Written for Open Link Night at dVerse, the virtual pub for poets. I’m “tending the pub today” and look forward to reading all the posts. Photo taken a few weeks ago at the Corvette Diner in San Diego’s Liberty Station – our waitress’ feet!
She’d agreed to this assignment. Put retirement on hold for one more case to smoke out a mole. The honeypot. Dumb blonde stereotype. She still had the body for it, so she gave in to their persuasive pleas. And he’d fallen for it.
Now as he snored, she quietly rolled over, about to get up and finally walk out on this life. Until a cold blade chilled the back of her neck. No sounds except her gasp of shock. There are moments caught between heart-beats. Some see their whole life flash before their eyes. She saw only what could have been.
His hand tangled itself in her hair. Jerked her head back. One last look at that god-awful bare ceiling fixture. It looked different from this angle. More sinister than when she was lying on her back. The yellowed light flickered. Then sputtered out.
Kim is hosting Prosery Night at dVerse, the virtual pub for poets. She asks us to use the line “There are moments caught between heart-beats” from Louis MacNeice’s poem Coda in a piece of flash fiction that can be up to or exactly 144 words. Back Again is 144 words. Photo from pixabay.com.
YES! Even though dVerse is usually poetry….this is a prompt for flash fiction, using an exact line from a particular poem.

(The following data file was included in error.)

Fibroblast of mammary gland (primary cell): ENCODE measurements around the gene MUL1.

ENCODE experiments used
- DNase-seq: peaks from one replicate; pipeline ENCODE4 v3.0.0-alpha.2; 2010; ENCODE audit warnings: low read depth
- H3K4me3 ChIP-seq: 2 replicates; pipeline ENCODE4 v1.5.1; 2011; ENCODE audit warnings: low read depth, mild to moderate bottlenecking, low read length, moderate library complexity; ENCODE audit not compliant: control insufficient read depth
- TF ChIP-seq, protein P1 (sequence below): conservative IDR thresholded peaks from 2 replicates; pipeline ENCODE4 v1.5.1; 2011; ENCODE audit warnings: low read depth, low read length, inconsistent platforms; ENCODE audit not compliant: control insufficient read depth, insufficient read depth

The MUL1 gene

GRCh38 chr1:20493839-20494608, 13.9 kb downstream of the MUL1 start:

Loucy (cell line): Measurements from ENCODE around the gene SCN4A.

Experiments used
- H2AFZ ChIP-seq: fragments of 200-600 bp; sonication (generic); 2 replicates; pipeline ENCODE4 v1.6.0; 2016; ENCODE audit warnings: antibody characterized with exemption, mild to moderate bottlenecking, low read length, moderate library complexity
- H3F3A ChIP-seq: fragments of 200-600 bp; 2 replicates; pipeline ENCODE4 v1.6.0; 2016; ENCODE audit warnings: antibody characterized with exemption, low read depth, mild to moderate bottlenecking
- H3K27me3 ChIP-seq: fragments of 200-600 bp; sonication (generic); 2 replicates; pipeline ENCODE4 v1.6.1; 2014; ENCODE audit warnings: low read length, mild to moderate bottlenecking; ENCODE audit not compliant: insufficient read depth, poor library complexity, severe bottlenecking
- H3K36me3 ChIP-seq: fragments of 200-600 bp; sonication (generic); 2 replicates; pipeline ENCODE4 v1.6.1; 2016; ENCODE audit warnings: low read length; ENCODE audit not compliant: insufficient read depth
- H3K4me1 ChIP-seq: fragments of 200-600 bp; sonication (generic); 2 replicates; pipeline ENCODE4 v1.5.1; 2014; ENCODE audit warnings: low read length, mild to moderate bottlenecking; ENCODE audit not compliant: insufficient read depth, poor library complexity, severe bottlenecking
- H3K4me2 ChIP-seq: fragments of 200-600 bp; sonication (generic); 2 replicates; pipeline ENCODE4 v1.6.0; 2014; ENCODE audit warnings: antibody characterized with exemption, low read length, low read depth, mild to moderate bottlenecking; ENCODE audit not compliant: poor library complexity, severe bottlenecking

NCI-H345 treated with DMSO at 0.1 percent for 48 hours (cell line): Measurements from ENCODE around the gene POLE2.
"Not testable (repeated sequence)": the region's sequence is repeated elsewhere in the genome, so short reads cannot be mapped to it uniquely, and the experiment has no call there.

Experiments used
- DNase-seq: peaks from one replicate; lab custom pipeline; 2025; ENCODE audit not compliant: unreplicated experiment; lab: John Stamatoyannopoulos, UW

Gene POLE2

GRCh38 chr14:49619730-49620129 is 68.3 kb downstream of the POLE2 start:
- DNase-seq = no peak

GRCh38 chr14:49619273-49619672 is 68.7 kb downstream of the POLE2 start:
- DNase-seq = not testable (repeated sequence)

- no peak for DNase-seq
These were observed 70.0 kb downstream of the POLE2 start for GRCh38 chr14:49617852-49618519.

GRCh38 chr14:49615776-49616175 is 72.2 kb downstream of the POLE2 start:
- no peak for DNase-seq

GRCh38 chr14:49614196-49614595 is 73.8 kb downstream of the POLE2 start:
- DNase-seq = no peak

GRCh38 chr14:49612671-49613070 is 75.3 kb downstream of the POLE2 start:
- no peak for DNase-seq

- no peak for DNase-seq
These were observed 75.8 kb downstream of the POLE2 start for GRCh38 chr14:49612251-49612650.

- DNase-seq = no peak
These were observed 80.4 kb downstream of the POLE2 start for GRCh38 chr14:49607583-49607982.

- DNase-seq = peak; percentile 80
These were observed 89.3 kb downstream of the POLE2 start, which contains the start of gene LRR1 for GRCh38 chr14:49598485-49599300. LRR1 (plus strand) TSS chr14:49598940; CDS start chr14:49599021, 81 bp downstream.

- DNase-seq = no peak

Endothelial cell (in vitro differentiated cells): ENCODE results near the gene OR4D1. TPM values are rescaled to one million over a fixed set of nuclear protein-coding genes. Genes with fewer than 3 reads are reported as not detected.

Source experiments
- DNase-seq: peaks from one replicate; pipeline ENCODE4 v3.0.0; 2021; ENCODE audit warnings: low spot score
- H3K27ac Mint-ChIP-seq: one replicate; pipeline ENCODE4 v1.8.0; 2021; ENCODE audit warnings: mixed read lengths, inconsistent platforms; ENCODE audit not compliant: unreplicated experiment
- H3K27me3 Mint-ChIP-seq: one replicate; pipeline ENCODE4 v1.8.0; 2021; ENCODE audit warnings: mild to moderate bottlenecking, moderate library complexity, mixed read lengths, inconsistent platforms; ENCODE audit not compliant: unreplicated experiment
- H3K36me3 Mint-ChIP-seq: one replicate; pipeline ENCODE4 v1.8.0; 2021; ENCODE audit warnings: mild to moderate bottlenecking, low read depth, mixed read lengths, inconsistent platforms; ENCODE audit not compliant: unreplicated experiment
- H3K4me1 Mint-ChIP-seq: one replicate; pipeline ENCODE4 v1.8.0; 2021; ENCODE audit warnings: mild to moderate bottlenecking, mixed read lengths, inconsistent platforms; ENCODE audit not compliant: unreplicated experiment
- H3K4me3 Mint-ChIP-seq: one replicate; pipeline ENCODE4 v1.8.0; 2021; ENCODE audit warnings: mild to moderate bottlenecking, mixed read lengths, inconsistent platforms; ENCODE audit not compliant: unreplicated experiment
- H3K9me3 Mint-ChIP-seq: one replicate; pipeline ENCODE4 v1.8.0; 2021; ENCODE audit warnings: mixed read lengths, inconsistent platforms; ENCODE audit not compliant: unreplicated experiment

Luscious dimpled red,
capped by emerald-leafed crowns.
Thumb and forefinger
slowly bring to mouth.
Yearning at first sight
turns to absolute delight.
brings smile divine.
Nectar-trickle escapes lips
stains white linen,
evidence of fulfilled lust
Fulfilled hides the prompt word fill.
Photo taken as we brought these amazing strawberries home from the Hillcrest Farmers Market in San Diego. Poem written for dVerse, the virtual pub for poets, where today De asks us to include the word, or a form of the word, “fill” in our quadrille (poem of exactly 44 words, sans title). Pub opens at 3 PM Boston time. Come join us!
Fifty years . . .
we’ve had the privilege of growing old together.
May there be many more.
The small San Diego garden plot lies waiting. Remains stripped bare from summer past. Green straggling leggy vines meander over and under blunt-cut branches of a now anonymous plant. Dried tall corn stalks stand in leaning stance, blown by winds or simply bent from lack of care once the cobs were picked.
Long woody stems are capped by dry flower tops, their name a mystery to me. Brown scaled outer shell still holds tight to popped open pods. Each pod is perhaps six inches across and contains what looks like spiderweb short wisps of silken threads. I am smitten by these long-past-their-prime blooms and try to capture their beauty in photos – some in monotone black and white, others in their natural earth like tones. I am sad to know these plants, beautiful in their drying state, will soon be cleared as new seed is sown.
transports dried seed in plumage
beauty travels far
Photos taken Saturday, on a walk through the beautiful campus of San Diego State University. We came upon a small garden plot by the art buildings. It was obviously left untended until spring, when it will be cleared and replanted.
Written for Haibun Monday at dVerse, the virtual pub for poets. Today Frank asks us to write about the coming spring. Haibun: two or three tight paragraphs of prose (must be true) followed by a haiku that invokes a season.